Phenytoin loading doses in adult critical care patients: does current practice achieve adequate drug levels?

Putt, M. T., Udy, A. A., Jarrett, P., Martin, J., Hennig, S., Salmon, N., Lipman, J. and Roberts, J. A. (2013) Phenytoin loading doses in adult critical care patients: does current practice achieve adequate drug levels?. Anaesthesia and Intensive Care, 41 5: 602-609.

Author Putt, M. T.
Udy, A. A.
Jarrett, P.
Martin, J.
Hennig, S.
Salmon, N.
Lipman, J.
Roberts, J. A.
Title Phenytoin loading doses in adult critical care patients: does current practice achieve adequate drug levels?
Journal name Anaesthesia and Intensive Care   Check publisher's open access policy
ISSN 0310-057X
1448-0271
Publication date 2013-09
Year available 2013
Sub-type Article (original research)
Open Access Status
Volume 41
Issue 5
Start page 602
End page 609
Total pages 8
Place of publication Edgecliff, N.S.W., Australia
Publisher Australian Society of Anaesthetists
Collection year 2014
Language eng
Formatted abstract
Phenytoin is regularly employed in the critically ill for prophylaxis against or treatment of seizure disorders.
No prior studies have examined current dosing practices in an Australasian intensive care unit (ICU) setting.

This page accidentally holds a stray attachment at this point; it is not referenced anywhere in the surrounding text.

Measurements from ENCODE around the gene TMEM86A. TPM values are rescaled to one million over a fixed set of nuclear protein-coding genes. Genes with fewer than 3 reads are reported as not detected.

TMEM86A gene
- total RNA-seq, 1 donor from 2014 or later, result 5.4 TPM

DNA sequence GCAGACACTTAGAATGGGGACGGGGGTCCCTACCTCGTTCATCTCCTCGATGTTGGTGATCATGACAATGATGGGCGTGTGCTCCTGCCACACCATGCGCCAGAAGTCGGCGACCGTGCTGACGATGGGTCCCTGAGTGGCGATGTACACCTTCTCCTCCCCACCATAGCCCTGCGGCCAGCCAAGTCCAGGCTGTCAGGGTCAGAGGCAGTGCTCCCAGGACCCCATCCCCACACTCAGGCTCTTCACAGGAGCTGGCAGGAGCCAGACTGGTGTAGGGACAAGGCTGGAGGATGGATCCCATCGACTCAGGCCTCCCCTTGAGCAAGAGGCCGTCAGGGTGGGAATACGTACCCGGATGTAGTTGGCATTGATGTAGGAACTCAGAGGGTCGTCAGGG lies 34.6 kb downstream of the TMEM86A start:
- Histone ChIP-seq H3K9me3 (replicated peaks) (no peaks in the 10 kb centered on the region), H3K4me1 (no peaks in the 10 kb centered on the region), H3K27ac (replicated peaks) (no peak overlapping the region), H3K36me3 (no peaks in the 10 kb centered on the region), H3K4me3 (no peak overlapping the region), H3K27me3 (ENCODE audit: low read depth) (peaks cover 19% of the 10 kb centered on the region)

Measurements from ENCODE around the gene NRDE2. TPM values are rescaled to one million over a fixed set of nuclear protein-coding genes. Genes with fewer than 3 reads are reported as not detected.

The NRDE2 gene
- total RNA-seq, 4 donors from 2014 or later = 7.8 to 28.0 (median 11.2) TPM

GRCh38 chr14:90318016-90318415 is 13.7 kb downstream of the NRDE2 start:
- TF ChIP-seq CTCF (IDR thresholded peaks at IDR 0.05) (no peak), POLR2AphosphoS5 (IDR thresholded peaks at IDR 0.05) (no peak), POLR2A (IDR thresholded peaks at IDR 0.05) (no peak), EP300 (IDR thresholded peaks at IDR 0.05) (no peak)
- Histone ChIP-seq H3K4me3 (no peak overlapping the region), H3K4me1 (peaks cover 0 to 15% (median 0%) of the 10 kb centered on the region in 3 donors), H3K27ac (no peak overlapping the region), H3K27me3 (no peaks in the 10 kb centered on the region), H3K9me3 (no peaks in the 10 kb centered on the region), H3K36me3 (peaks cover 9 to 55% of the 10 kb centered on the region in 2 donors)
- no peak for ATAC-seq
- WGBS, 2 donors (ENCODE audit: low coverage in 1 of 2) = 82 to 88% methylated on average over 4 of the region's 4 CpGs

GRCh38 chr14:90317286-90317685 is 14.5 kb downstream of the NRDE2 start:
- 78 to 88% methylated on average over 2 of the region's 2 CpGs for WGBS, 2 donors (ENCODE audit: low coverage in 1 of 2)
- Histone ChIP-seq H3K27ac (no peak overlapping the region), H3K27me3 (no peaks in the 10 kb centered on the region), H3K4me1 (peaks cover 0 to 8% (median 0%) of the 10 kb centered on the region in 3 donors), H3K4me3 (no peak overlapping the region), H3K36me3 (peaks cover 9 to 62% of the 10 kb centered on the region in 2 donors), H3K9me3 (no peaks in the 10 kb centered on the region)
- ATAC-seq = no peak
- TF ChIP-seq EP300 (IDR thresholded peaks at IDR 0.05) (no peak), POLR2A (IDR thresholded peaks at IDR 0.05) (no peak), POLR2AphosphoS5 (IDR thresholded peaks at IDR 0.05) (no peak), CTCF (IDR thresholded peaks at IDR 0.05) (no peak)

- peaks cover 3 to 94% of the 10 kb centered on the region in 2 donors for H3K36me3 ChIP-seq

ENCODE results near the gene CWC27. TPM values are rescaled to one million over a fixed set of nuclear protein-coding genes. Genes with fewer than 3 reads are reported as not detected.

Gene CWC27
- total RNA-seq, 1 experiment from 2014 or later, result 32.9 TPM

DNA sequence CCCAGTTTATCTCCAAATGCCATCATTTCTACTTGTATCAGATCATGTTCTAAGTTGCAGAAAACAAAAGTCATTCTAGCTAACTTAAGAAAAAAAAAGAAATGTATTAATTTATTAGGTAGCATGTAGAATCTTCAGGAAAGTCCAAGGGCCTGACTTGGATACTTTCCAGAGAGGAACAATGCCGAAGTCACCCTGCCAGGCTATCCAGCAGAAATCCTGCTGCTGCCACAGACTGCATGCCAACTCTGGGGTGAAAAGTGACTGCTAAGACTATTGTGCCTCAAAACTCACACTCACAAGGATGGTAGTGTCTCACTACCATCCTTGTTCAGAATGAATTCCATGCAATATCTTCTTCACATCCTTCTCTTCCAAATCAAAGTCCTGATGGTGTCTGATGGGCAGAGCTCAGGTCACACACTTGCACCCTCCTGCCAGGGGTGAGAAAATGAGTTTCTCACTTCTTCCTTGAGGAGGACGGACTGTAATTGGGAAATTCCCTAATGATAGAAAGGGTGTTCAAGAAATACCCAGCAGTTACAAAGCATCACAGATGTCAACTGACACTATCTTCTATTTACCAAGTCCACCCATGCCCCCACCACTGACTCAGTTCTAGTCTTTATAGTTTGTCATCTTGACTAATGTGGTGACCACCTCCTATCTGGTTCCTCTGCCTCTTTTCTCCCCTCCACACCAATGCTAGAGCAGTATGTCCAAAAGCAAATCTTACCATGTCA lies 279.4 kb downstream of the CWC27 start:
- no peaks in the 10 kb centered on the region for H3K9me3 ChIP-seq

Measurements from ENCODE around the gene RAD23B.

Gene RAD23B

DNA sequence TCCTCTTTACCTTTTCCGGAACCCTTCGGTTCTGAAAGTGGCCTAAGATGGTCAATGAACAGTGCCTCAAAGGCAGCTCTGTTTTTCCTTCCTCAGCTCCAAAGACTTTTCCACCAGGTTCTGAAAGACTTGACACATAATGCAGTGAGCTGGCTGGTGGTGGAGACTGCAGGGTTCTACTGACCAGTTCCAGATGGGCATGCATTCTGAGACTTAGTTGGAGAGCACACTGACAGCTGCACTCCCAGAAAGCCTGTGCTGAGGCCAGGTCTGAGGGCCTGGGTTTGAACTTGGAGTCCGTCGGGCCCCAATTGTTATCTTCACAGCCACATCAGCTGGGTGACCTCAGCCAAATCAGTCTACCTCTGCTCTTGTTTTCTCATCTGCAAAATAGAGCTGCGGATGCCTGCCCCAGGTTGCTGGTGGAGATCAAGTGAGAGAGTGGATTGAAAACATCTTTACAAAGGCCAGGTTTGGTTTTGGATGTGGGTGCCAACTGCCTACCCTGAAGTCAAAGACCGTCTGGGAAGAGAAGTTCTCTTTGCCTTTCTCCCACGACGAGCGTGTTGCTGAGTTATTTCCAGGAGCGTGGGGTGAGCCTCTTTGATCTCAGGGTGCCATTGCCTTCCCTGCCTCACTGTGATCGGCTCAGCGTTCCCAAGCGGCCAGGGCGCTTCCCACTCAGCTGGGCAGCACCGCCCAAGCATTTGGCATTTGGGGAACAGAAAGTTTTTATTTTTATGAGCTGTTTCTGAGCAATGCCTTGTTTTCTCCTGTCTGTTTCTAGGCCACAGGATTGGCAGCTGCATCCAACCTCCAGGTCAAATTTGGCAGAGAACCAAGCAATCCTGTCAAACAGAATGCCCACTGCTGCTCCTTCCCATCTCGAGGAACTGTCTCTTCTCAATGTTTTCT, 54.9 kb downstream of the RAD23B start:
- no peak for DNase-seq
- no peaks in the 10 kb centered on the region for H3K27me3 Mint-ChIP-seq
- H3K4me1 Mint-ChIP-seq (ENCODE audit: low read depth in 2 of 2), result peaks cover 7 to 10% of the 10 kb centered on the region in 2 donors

The aims of this study were to: a) describe the adequacy of contemporary dosing in respect to free and
total serum phenytoin concentrations; b) identify factors associated with therapeutic drug concentrations; and
c) examine the accuracy of predictive equations that estimate free concentrations in this setting. All patients
receiving a loading dose of phenytoin in a tertiary-level ICU were eligible for enrolment; 53 patients were
enrolled in the study. Serum samples to determine free and total phenytoin concentrations (measured by
high performance liquid chromatography) were then drawn prior to the following dose. Free concentrations
below the recommended target (<1 mg/l) were considered as suboptimal. The most common indication
for phenytoin loading was traumatic brain injury (49%) and the mean administered dose was 14.5 (3.66)
mg/kg. Twenty-six patients (49%) had suboptimal trough free concentrations, although this subgroup was
significantly heavier and therefore received a lower per kilogram dose (12.8 [3.1] vs 16.3 [3.4] mg/kg, P=0.001).
In multivariate analysis, larger weight adjusted doses (P=0.018), higher albumin concentration (P=0.034) and
receiving phenytoin for an indication other than seizure (P=0.035), were associated with a greater likelihood
of adequate concentrations. In conclusion, phenytoin dosing remains complex in critically ill patients, although
lower per kilogram loading doses are strongly associated with free concentrations below the desired target.
Keyword Therapeutic drug monitoring
Dosing
Phenytoin
Intravenous Phenytoin
Status Epilepticus
Protein binding
Management
Epilepsy
System
Nonmem
Q-Index Code C1
Q-Index Status Confirmed Code
Institutional Status UQ

Document type: Journal Article
Sub-type: Article (original research)
Collections: Official 2014 Collection
School of Medicine Publications
School of Pharmacy Publications
 
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